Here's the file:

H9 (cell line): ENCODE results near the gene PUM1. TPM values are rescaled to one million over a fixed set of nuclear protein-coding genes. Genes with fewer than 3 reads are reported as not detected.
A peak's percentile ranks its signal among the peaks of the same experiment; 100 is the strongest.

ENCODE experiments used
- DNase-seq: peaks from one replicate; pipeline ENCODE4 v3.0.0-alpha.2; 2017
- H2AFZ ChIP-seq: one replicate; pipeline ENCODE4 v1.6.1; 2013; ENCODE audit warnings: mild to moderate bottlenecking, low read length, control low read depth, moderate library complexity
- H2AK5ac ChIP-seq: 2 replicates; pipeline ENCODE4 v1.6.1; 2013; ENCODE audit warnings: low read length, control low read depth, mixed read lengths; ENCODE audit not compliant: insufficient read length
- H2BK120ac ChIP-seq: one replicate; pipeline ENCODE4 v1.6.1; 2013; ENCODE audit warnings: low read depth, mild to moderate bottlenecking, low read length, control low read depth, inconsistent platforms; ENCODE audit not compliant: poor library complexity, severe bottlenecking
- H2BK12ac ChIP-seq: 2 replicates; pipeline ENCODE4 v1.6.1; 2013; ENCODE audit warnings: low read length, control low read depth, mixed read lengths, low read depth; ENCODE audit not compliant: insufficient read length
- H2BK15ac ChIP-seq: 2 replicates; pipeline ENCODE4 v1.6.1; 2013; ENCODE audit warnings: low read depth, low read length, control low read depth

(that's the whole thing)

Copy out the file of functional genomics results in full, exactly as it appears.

H9 (cell line): ENCODE results near the gene PUM1. TPM values are rescaled to one million over a fixed set of nuclear protein-coding genes. Genes with fewer than 3 reads are reported as not detected.
A peak's percentile ranks its signal among the peaks of the same experiment; 100 is the strongest.

ENCODE experiments used
- DNase-seq: peaks from one replicate; pipeline ENCODE4 v3.0.0-alpha.2; 2017
- H2AFZ ChIP-seq: one replicate; pipeline ENCODE4 v1.6.1; 2013; ENCODE audit warnings: mild to moderate bottlenecking, low read length, control low read depth, moderate library complexity
- H2AK5ac ChIP-seq: 2 replicates; pipeline ENCODE4 v1.6.1; 2013; ENCODE audit warnings: low read length, control low read depth, mixed read lengths; ENCODE audit not compliant: insufficient read length
- H2BK120ac ChIP-seq: one replicate; pipeline ENCODE4 v1.6.1; 2013; ENCODE audit warnings: low read depth, mild to moderate bottlenecking, low read length, control low read depth, inconsistent platforms; ENCODE audit not compliant: poor library complexity, severe bottlenecking
- H2BK12ac ChIP-seq: 2 replicates; pipeline ENCODE4 v1.6.1; 2013; ENCODE audit warnings: low read length, control low read depth, mixed read lengths, low read depth; ENCODE audit not compliant: insufficient read length
- H2BK15ac ChIP-seq: 2 replicates; pipeline ENCODE4 v1.6.1; 2013; ENCODE audit warnings: low read depth, low read length, control low read depth